Forrest Pense may have been 92 years old, but he wasn’t going to miss out on the fun. He sat down on the banks of the Republican River near Scandia, Kan., during Memorial Day weekend in 2000, and began removing his shoes.
“We asked him what he was doing,” says Ted McNamara, Dayton, Minn. “He said ‘I want to be in the middle of this.’ So Gene Zopfi and I hoisted him up, waded out and carried him across to the island so he could be closer to the Avery as we dug it out.” Forrest had waited 65 years for that moment.
In 1935, brothers Nathan and Emil Isaacson supplemented income from their grain elevator by pumping sand from the Republican River near Scandia, near the state line in north central Kansas. “Their equipment consisted of a barge with a (1916 16 hp Avery) steam engine and a dredge pump,” writes Mary Jo DeSota in the Nowthen (Minn.) Threshing News. “The end of the pump was placed in the sand and the steam engine was used to pull the sand out of the river.”
That May, heavy rains in southeastern Colorado were building up to a catastrophe downstream. When the river surged and floodwaters swept down the Republican, the Isaacsons could do little more than watch as their barge swamped, flipping the Avery and the dredge pump into the river. Deciding they’d had enough, the brothers signed over salvage rights to Forrest, who was starting to collect steam traction engines.
Some might have called Forrest eccentric; others might call him a man ahead of his time. He once hopped a freight train to Peoria, Ill., to see where Avery engines were manufactured. On another occasion, he bought a steam traction engine near Lincoln, Neb., drove it to Harvard, Neb. (a distance of about 75 miles), parked it and never used it again. Ultimately he would build a collection of nearly 30 steam traction engines, including a 1916 Avery 16 hp model (boiler no. 51) like the one mired in the Republican River.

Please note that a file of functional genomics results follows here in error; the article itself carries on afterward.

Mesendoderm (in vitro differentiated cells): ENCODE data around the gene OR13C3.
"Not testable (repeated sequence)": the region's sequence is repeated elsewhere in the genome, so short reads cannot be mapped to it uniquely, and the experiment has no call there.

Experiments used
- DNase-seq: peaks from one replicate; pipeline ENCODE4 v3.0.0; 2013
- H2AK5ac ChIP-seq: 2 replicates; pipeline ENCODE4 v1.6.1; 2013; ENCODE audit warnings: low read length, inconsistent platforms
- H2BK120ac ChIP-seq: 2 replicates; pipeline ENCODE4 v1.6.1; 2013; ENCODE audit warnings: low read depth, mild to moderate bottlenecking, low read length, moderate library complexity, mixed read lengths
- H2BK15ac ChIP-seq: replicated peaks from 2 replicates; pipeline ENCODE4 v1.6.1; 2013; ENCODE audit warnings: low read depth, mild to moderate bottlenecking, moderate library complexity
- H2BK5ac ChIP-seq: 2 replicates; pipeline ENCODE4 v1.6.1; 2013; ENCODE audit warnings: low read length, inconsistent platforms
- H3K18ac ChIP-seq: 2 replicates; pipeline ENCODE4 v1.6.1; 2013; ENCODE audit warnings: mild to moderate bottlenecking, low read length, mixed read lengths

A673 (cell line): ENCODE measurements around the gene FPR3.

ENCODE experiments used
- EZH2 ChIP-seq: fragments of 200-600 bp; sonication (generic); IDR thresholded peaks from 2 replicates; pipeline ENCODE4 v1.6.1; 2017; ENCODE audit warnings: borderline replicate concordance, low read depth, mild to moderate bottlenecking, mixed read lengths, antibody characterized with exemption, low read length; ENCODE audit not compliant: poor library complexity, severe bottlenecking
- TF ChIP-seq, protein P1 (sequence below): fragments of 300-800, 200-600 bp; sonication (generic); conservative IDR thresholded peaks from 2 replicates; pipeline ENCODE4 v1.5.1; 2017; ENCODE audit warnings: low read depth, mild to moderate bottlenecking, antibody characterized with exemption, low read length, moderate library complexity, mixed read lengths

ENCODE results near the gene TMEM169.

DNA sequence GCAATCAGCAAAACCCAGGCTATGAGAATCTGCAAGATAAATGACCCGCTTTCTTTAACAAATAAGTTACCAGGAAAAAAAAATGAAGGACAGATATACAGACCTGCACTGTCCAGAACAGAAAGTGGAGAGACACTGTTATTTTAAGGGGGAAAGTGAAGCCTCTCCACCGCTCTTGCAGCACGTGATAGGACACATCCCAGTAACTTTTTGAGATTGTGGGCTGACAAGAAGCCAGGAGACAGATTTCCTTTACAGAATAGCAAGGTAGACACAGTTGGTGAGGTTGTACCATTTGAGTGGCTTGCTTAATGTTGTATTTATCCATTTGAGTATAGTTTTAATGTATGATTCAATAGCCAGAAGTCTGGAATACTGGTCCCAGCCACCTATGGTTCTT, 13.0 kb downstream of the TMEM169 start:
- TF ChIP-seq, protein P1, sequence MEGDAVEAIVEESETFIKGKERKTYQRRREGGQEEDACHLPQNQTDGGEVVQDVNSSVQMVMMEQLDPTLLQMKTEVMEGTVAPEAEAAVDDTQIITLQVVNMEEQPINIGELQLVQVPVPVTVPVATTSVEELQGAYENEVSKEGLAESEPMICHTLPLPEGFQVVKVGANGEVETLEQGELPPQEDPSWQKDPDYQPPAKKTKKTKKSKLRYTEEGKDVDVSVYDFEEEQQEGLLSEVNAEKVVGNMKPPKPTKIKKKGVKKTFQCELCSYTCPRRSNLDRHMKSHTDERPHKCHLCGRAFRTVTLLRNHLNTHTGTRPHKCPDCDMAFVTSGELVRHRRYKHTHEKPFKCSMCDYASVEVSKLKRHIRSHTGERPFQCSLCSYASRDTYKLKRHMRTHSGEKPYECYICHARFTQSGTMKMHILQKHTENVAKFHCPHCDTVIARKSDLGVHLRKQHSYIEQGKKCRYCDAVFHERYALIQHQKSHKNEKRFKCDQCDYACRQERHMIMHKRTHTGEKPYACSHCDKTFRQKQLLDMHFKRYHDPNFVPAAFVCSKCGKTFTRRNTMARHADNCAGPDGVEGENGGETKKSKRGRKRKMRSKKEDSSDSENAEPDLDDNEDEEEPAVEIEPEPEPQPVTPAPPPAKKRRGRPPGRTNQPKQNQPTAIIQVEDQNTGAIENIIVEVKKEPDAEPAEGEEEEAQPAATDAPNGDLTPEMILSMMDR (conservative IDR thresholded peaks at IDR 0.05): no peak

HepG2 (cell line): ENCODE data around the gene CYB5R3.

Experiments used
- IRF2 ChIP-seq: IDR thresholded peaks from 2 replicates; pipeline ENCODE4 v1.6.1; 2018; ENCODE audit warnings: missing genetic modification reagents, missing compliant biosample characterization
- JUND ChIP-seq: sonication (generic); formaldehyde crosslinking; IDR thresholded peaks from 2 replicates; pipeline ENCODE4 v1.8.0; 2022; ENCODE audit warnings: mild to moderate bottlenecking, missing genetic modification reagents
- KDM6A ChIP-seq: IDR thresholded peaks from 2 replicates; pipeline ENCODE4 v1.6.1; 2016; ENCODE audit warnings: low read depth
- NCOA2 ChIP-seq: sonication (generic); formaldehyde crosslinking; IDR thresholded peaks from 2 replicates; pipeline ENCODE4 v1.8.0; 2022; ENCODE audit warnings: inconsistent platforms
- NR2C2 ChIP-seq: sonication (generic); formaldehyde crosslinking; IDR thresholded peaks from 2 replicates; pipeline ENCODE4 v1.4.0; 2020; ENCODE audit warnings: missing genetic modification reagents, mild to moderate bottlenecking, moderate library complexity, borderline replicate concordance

For 35 years, Forrest kept an eye on the Avery. When the river was low, parts of the engine showed above the surface. But if you knew where to look, the Avery could always be seen, even if water levels in the non-navigable river were high. As time passed, Forrest determined which of the engine’s parts might be damaged, salvaged what he could and scouted replacements, preparing for the day when the steam engine would be rescued. In the late 1960s, he tugged on the Avery with a Caterpillar D-8. The effort was not a success. “He pulled one wheel off, snapped the axle and bent some side irons,” Ted recounts. During the next 30 years, Forrest made three more attempts at salvaging the Avery. Finally, surrendering to advancing age and ill health, he gave up.
In January 2000, four members of Minnesota’s Nowthen Historical Power Association (NHPA) stopped in to see Forrest’s collection of steam traction engines. During the visit, he told them about the buried Avery.
Meanwhile, Ted McNamara was getting involved in steam. “I traded a pickup with a snow plow for a 1/2-scale 65 hp Case steam traction engine,” he recalls, “and got rid of my gas engines and the smell.” Later, while driving to a show, Ted spotted Gene Zopfi, Champlin, Minn., firing up his 1/4-scale model steam engine and 24 hp Minneapolis engine. Their budding friendship drew Ted into the NHPA.
That’s when Ted heard about the buried Avery. Gene was part of the group (including George Benson, Matt DeMars and Gary Bendickson) that had visited Forrest. Ted was totally captivated by the tale: His passion for the project provided the emotional spark. Gene and George agreed to finance the project; ultimately Ted would buy them out. The men discussed possibilities. “Forrest said if we could get the Avery out, he would give it to us,” Ted says. “My eyeballs got big, because the initial engine investment is big, plus all the money for the boiler and repair work.”
But after 65 years in the river, they figured, the Avery would be junk. Nevertheless, as a tribute to Forrest, the group decided to try to recover the Avery and truck it 600 miles to the NHPA show grounds. There, they planned to plant it on a concrete slab, “a memorial to the ‘lost but not forgotten,’” Ted says.